Island diary: Storm ordeals for grey seals

  • 30-40kg weight of a seal pup
  • 120 pups on study beaches
  • 90 pups lost in winter storm
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Tough times in rough seas

While storms are expected every autumn, Ophelia and Brian had a devastating effect on Ramsey Island’s seal pups, writes Lisa Morgan.

Every autumn, the grey seals arrive at RSPB Ramsey Island, which means it’s pupping season. The Pembrokeshire coast has the largest population of breeding Atlantic grey seals in the Irish Sea and south-western Great Britain. 

While there are storms every year, last October, during the peak of the pupping season, Storm Ophelia arrived, bringing with it exceptionally big waves and swells. We always follow the coastguard weather forecast and we knew what was coming, but there was nothing we could do. There were hundreds of seal pups on the beaches, already weighing between 30–40 kilos each, but still dependant on their mothers. We had no option but to watch and wait.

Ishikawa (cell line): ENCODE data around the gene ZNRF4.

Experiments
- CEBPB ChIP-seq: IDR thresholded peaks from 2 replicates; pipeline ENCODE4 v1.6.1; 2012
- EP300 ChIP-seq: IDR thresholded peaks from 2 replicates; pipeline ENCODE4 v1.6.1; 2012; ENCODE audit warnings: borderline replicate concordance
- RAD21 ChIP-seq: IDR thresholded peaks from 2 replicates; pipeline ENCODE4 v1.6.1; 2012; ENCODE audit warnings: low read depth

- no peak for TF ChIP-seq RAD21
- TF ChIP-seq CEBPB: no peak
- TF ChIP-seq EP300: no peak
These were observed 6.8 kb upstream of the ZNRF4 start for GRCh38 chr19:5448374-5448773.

What did Ophelia and Brian bring?

The day before Storm Ophelia, we had 120 pups on our study beaches. The day after, just 31 were left. Some 90 pups were washed out to sea or battered on the rocks. Then Storm Brian came in and we lost half of the remaining pups. Some lost pups wash up on mainland beaches. Without their mothers, they need to be rescued and taken to seal sanctuaries for rehabilitation. 

We do lots of monitoring of seal pups to provide long-term data on the population and focus on limiting disturbance to females with pups or seals who have come ashore to moult. We work with everyone from fishermen to kayakers to give the seals some space, so it’s one less pressure on them.

Survivors weather the storm

Most of the adult seals will have survived this winter’s storms. Even though they have a strong maternal instinct, if the danger is too great females will abandon the pups and go out to sea. Miraculously, some pups did survive. They went on to be weaned and leave the beaches naturally – something they do from just three weeks. However, if storms of this magnitude happen more often, it’d undoubtedly have a detrimental effect on the population. It’s predicted that climate change may cause more volatile weather, but we’ll have to wait and see.

View of sea cliffs, RSPB Ramsey Island

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